After bailing out the First Republic, economists expect more pain

  • Central banks around the world have been aggressively raising interest rates for more than a year in an effort to curb soaring inflation.
  • But economists have warned in recent days that price pressures are likely to remain elevated for much longer.
  • Nearly 80% of senior economists surveyed by the World Economic Forum said that central banks face a “trade-off between managing inflation and maintaining financial sector stability”.

Federal Reserve Chairman Jerome Powell holds a press conference after the Federal Reserve raised interest rates by a quarter of a percentage point following a two-day meeting of the Federal Open Market Committee (FOMC) on interest rate policy in Washington, March 22, 2023.

Leah Mellis | Reuters

After First Republic Bank was bailed out by JPMorgan Chase over the weekend, leading economists expect a prolonged period of higher interest rates to lead to further weakness in the banking sector, which could hurt central banks’ ability to rein in inflation.

The US Federal Reserve will announce its latest monetary policy decision on Wednesday, and the European Central Bank will follow closely on Thursday.

Central banks around the world have aggressively raised interest rates for more than a year in an effort to curb soaring inflation, but economists have warned in recent days that price pressures look likely to remain elevated for much longer.

The World Economic Forum’s Chief Economist Outlook Report published on Monday highlighted that inflation remains a major concern. Nearly 80% of the top economists surveyed said central banks face “a trade-off between managing inflation and maintaining financial sector stability,” while a similar proportion expect central banks to struggle to reach their inflation targets.

“Most senior economists expect central banks to play a very delicate dance between the desire to cut inflation further and the financial stability concerns that have also arisen in the past few months,” Zahidi told CNBC Monday.

As a result, she explained, this trade-off will become more difficult, as about three-quarters of the economists surveyed expected that inflation would remain high, or that central banks would be unable to act quickly enough to bring it down to the target.

First Republic Bank became the latest victim over the weekend, the third among mid-sized US banks after the sudden collapse of Silicon Valley Bank and Signature Bank in early March. This time, it was JPMorgan Chase that came to the rescue, as the Wall Street giant won an auction over the weekend for the beleaguered regional lender after it was seized by the California Financial Protection and Innovation Administration.

CEO Jamie Dimon claimed the decision marked the end of recent market turmoil as JPMorgan Chase acquired nearly all of First Republic’s deposits and the majority of its assets.

However, rising inflation and increasing financial instability remain, several prominent economists told a panel at the World Economic Forum’s Growth Summit in Geneva on Tuesday.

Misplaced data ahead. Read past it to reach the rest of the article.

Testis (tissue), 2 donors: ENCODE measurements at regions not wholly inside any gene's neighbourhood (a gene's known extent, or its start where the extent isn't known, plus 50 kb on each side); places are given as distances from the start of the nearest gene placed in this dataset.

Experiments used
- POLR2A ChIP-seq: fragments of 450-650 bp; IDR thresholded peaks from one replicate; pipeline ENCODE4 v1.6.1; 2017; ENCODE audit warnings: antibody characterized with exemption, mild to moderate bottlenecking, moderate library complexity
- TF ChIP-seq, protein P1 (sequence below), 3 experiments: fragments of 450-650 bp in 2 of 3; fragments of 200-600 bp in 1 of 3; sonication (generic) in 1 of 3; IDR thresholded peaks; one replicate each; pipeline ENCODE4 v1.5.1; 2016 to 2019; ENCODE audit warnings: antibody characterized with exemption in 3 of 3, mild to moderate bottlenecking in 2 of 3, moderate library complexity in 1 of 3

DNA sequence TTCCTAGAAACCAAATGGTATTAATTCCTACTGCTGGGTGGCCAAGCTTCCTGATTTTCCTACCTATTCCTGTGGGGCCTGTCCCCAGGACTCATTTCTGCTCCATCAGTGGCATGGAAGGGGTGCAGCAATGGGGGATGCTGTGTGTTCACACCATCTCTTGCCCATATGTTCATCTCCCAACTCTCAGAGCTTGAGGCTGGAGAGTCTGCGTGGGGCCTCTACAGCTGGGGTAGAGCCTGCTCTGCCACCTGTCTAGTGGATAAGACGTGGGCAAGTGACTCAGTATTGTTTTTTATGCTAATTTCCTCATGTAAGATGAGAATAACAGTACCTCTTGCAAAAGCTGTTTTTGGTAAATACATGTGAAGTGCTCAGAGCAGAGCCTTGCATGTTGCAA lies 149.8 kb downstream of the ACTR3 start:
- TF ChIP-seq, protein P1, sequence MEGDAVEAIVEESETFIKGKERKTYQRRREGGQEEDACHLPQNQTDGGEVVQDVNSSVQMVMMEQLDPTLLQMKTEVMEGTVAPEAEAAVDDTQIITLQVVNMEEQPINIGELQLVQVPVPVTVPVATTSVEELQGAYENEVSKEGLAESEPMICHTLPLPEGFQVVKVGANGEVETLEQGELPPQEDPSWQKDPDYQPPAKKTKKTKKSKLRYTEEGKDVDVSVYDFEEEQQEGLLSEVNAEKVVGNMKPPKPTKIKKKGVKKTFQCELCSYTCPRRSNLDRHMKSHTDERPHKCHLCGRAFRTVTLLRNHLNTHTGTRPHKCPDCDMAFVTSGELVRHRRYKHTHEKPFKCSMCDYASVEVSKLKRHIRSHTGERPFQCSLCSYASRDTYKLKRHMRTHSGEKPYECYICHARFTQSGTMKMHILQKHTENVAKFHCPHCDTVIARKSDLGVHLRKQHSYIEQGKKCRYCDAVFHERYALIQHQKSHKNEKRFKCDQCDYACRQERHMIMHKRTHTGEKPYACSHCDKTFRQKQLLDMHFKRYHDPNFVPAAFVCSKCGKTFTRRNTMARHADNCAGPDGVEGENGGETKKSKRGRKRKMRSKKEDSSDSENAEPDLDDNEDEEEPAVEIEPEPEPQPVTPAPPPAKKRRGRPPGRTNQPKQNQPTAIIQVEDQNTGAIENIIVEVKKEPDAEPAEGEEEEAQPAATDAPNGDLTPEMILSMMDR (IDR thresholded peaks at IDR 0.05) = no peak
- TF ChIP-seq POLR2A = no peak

“People have not centered around this new era, where we have an era that is going to be more structurally bloated, a post-globalization world where we are not going to have the same volume of trade, there are going to be more trade barriers,” said Karen Harris, managing director of macro trends at Bain & Co. company: “

“And we have a declining workforce, which requires investment in automation in many markets, and therefore less capital generation, less movement of capital and goods, more demand for capital. That means inflation, the inflationary impulse will be higher.”

Harris added that this does not mean that actual rates of inflation will be higher, but rather that it requires that real rates (which are adjusted for inflation) be higher for longer, which she said creates “a lot of risk” in that the “calibration era of low rates has become so entrenched Getting used to higher rates, this determination, will create failures that we have not yet seen or expected.

She added that it “defies logic” that while the industry is trying to shift quickly to a higher interest rate environment, there will be no further losses beyond SVB, Signature, Credit Suisse and First Republic.

After the sudden rise in interest rates over the past 15 months or so, central banks will likely want to “wait and see” how this shift in monetary policy plays out through the economy, said Jorge Cecilia, chief economist at BBVA Group. However, he said the biggest concern is potential “pockets of instability” that the market is not currently aware of.

“In a world where the leverage is so high because you have very low interest rates for a long period of time, where the liquidity will not be as sufficient as before, you will not know where the next problem will go,” Sicily told the committee.

He also drew attention to the recent IMF Financial Stability Report’s reference to the “interdependence” between leverage and liquidity and these pockets of instability.

“If the interdependence of pockets of instability does not go into the banking system that normally provides the lending, it need not create a huge problem, and therefore, central banks can continue to focus on inflation,” Cecilia said.

“This does not mean that we will not experience instability, but it does mean that it will be worse down the road if inflation does not come down to levels close to 2 or 3%, and central banks are still around.”

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